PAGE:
Labourers unload sacks of rice from a ship at a jetty in Yangon on February 3, 2021. (AFP)

Continued instability brings mixed fortunes for rice growers

Widespread conflict has had a devastating impact on paddy farmers in war zones, but the slump in production is driving up prices for farmers in more stable areas, despite new onerous export restrictions.


Farmer U Kyaw Naing was once able to grow enough crops to feed his family and sell the surplus from his five acres in Sagaing Region’s Khin-U Township. But since his home and about 400 other households in Myo Thit village were burned down in a military raid, he has been forced to rely on rice donations from charity groups.

“I can’t even think about growing monsoon paddy this year because my house was burned down. All of my paddy seeds for planting and the rice we reserved to eat are gone. Nothing is left,” he said. “Last year, I could only grow one-and-a-half acres of paddy because we had to flee the military council’s troops.”

But one man’s loss is another man’s gain. With conflict affecting large swathes of Sagaing and Magway regions, which are major agricultural hubs, the supply of the staple food has dropped. This has driven up prices and allowed farmers in more stable areas to capitalise.

“It’s the nature of the market that if demand is higher than supply, you get a good price,” said the owner of a rice brokerage in Magway’s Pakkokku town.

After the military violently cracked down on protests against the February 2021 coup, Myanmar’s formerly peaceful central Dry Zone became an unlikely stronghold of armed resistance. Many residents of the area, which includes Magway and Sagaing, formed new anti-coup militias called People’s Defence Forces, initially armed with little more than homemade hunting rifles.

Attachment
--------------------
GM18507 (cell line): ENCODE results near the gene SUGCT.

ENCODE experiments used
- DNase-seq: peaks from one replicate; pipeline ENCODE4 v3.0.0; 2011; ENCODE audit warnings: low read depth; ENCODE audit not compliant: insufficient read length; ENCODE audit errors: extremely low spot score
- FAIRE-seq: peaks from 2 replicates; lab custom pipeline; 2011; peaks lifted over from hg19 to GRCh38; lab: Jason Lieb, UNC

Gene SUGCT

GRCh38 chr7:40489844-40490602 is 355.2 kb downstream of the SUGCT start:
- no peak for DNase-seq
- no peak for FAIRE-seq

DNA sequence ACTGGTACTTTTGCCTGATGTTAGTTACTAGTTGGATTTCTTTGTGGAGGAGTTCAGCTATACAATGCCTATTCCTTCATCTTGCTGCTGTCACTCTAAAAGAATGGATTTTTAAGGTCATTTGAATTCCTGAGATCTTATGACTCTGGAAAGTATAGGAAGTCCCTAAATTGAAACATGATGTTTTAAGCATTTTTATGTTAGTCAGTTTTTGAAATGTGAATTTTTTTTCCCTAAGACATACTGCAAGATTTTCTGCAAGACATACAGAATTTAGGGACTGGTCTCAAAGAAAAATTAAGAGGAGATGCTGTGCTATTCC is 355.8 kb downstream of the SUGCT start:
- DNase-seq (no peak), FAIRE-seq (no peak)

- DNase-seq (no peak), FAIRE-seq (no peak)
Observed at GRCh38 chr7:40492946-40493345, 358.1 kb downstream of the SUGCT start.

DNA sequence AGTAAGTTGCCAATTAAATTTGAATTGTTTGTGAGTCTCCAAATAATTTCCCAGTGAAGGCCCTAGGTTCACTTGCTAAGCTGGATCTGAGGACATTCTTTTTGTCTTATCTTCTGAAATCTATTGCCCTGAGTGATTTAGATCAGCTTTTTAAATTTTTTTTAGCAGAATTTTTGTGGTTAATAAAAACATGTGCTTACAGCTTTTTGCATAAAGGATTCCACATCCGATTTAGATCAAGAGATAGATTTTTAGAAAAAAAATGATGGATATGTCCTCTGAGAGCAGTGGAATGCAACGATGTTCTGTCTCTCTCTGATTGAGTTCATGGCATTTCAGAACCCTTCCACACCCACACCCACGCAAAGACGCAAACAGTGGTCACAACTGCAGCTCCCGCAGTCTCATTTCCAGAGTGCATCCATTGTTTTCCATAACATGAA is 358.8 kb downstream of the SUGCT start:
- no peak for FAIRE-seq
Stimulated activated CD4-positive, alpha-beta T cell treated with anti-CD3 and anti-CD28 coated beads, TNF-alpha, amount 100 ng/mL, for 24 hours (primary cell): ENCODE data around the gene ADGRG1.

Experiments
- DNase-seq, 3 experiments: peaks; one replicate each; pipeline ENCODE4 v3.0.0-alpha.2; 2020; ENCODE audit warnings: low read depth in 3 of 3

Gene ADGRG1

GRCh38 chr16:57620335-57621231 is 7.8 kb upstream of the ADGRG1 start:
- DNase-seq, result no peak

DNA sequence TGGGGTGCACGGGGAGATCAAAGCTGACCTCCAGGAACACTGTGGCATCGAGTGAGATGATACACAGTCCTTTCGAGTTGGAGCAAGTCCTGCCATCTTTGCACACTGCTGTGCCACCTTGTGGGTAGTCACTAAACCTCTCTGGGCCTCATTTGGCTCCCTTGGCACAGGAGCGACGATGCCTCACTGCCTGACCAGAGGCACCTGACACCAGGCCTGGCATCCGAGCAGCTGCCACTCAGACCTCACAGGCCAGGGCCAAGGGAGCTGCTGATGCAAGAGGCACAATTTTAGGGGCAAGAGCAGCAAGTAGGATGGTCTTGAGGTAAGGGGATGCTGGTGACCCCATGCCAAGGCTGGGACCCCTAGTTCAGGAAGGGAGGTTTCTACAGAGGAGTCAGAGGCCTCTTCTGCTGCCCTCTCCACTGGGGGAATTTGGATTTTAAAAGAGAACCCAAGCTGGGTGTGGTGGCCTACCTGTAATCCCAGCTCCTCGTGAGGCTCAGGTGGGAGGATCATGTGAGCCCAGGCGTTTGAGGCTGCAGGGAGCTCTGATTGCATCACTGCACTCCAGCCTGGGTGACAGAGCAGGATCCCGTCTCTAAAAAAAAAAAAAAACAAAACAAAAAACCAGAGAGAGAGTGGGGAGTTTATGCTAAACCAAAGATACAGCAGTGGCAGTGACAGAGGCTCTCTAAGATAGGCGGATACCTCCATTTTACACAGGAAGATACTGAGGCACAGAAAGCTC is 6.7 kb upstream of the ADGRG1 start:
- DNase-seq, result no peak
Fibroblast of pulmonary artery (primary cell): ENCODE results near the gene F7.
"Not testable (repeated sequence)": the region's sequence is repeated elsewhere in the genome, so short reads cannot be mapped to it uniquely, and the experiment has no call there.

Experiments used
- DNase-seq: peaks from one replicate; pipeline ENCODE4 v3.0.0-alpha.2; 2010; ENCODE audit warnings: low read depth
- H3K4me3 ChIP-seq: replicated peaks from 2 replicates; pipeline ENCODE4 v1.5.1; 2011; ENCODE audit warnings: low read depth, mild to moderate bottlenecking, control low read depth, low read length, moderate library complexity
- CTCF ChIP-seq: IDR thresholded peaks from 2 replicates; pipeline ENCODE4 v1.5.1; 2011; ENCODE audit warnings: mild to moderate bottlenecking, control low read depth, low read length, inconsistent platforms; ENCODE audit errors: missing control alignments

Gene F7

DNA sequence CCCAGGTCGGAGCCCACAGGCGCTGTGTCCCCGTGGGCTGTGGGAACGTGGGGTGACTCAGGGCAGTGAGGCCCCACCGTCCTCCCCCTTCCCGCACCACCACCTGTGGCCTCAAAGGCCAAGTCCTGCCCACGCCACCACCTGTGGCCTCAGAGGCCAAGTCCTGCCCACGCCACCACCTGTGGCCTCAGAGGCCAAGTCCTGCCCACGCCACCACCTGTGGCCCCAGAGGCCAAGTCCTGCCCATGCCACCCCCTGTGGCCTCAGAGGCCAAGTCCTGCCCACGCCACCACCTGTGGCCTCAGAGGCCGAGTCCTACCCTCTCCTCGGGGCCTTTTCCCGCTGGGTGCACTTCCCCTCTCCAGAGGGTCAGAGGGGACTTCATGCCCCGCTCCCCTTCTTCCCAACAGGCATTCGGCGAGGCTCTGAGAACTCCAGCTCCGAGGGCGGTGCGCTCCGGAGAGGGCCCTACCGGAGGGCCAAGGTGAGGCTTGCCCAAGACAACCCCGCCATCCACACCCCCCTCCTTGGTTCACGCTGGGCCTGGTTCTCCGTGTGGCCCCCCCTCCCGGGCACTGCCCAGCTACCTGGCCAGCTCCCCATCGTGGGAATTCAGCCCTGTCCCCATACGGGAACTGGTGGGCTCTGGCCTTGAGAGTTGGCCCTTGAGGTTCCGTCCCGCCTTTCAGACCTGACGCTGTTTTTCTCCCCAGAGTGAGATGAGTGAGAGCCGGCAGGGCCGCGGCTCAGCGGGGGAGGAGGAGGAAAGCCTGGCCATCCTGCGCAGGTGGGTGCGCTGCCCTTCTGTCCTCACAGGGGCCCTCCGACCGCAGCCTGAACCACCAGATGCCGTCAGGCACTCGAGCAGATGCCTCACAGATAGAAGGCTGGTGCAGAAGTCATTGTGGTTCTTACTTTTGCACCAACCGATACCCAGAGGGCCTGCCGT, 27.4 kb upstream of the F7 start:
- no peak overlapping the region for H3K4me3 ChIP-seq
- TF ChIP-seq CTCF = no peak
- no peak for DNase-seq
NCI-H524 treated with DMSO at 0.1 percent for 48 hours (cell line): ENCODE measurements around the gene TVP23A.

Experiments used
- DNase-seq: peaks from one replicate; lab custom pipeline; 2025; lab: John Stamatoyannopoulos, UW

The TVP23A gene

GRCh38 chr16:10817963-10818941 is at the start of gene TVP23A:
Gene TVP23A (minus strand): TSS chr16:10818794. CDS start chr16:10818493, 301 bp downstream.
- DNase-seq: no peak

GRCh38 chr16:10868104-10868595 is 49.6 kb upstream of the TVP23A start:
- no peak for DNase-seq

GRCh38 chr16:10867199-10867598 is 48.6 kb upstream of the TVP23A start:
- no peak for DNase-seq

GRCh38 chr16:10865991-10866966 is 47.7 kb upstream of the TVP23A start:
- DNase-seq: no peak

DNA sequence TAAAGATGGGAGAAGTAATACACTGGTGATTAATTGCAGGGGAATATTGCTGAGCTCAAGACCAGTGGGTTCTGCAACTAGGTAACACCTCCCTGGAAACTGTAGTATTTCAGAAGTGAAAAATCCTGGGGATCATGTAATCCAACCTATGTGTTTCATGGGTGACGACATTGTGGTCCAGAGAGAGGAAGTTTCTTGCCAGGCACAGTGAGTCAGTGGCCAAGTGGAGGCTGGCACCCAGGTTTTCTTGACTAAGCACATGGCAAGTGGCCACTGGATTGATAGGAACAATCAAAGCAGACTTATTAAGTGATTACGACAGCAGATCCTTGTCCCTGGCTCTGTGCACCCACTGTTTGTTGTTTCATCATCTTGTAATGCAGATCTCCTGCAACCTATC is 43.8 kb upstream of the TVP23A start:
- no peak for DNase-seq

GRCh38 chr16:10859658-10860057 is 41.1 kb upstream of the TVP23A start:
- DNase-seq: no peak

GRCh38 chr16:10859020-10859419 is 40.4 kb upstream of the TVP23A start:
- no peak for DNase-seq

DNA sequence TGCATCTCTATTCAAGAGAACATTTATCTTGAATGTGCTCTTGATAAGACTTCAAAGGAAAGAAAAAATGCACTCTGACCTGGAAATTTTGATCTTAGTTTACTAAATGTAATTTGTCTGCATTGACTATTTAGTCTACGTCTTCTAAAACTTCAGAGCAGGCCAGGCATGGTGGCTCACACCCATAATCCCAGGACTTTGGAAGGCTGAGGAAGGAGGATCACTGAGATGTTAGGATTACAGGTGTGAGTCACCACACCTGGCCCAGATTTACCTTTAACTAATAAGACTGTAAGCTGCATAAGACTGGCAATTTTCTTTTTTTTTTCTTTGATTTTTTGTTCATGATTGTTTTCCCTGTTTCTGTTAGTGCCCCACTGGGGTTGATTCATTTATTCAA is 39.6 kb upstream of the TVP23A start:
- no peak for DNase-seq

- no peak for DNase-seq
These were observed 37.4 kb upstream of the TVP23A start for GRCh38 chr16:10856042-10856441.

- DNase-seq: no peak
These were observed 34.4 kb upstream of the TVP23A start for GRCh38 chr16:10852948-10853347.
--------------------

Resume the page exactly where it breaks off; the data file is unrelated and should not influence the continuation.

As the PDFs grew in strength, the military launched brutal counter-insurgency operations, burning down entire villages and bombing residential areas with fighter jets.

Grain merchants say the fierce conflict – and mass displacement of civilians – has reduced the area available for rice production. Meanwhile, an economic downturn and a depreciating kyat, combined with a heavy reliance on imported fertiliser, have drastically raised production costs.

Devastation in Sagaing and Magway

Many farmers in this part of the country have either had their homes and farms destroyed or been forced to abandon their property.

The Institute for Strategy and Policy-Myanmar, a think tank, said in January that 43,216 buildings in Sagaing had been destroyed since the coup, nearly half of which were targeted between November and January alone. Another 11,000 buildings have been torched in Magway since the coup.

“In Khin-U Township, more villages were torched and destroyed this year,” said Bo Lynn Yaung, a member of the Khin-U PDF in Sagaing.

“The junta’s Ogre Column burned the houses. Paddy seeds and bean and pulse seeds were burnt to ashes, so the acreage of cultivation might decrease this year. Last year, villages close to where military troops were deployed were unable to grow any crops,” he explained, referring to soldiers from the Light Infantry Division 99, infamous for its brutal methods against the civilian population.